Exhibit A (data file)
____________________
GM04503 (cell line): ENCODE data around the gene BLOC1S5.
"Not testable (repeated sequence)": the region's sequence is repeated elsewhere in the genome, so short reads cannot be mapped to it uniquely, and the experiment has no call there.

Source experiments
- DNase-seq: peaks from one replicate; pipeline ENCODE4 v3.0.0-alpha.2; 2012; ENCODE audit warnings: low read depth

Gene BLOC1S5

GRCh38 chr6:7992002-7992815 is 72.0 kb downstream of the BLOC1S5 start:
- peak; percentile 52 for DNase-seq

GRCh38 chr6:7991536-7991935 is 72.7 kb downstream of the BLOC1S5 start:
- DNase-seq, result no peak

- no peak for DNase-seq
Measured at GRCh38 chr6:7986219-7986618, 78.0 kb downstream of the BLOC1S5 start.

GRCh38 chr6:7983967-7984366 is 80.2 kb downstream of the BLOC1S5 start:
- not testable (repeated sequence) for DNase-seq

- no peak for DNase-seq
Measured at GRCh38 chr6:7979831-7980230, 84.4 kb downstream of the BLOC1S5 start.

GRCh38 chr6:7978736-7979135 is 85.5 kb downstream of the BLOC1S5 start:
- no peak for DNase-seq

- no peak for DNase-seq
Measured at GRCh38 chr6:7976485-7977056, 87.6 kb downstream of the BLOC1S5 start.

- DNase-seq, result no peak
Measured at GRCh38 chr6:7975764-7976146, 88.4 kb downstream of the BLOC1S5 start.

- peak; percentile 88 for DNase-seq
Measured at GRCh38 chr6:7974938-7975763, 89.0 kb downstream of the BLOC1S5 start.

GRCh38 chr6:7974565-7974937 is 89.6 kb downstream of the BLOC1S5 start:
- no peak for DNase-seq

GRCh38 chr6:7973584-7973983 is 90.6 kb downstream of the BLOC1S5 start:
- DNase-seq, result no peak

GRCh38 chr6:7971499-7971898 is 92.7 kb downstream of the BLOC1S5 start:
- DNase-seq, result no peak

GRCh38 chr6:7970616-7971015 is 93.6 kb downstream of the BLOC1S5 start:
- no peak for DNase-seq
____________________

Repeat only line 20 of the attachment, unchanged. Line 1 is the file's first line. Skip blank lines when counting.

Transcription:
- DNase-seq, result no peak